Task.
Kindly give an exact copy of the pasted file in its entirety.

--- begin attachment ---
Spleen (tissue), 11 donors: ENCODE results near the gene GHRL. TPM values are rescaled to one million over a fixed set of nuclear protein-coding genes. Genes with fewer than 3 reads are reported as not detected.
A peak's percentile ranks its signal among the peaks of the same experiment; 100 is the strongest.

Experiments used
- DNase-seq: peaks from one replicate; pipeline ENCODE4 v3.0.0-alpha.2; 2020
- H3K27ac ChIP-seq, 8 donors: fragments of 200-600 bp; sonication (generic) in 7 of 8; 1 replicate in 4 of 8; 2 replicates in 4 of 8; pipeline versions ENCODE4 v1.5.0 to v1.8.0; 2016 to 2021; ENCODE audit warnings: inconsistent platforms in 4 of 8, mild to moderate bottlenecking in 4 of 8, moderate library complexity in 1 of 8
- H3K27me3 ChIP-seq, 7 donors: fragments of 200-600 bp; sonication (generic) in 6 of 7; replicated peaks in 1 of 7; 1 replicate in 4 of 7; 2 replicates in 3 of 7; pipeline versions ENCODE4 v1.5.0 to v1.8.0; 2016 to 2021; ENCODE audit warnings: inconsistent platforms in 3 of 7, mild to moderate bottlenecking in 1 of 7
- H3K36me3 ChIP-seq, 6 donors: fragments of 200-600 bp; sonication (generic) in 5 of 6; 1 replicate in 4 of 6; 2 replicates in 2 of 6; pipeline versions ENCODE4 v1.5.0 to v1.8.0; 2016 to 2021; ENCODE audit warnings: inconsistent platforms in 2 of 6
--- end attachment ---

Spleen (tissue), 11 donors: ENCODE results near the gene GHRL. TPM values are rescaled to one million over a fixed set of nuclear protein-coding genes. Genes with fewer than 3 reads are reported as not detected.
A peak's percentile ranks its signal among the peaks of the same experiment; 100 is the strongest.

Experiments used
- DNase-seq: peaks from one replicate; pipeline ENCODE4 v3.0.0-alpha.2; 2020
- H3K27ac ChIP-seq, 8 donors: fragments of 200-600 bp; sonication (generic) in 7 of 8; 1 replicate in 4 of 8; 2 replicates in 4 of 8; pipeline versions ENCODE4 v1.5.0 to v1.8.0; 2016 to 2021; ENCODE audit warnings: inconsistent platforms in 4 of 8, mild to moderate bottlenecking in 4 of 8, moderate library complexity in 1 of 8
- H3K27me3 ChIP-seq, 7 donors: fragments of 200-600 bp; sonication (generic) in 6 of 7; replicated peaks in 1 of 7; 1 replicate in 4 of 7; 2 replicates in 3 of 7; pipeline versions ENCODE4 v1.5.0 to v1.8.0; 2016 to 2021; ENCODE audit warnings: inconsistent platforms in 3 of 7, mild to moderate bottlenecking in 1 of 7
- H3K36me3 ChIP-seq, 6 donors: fragments of 200-600 bp; sonication (generic) in 5 of 6; 1 replicate in 4 of 6; 2 replicates in 2 of 6; pipeline versions ENCODE4 v1.5.0 to v1.8.0; 2016 to 2021; ENCODE audit warnings: inconsistent platforms in 2 of 6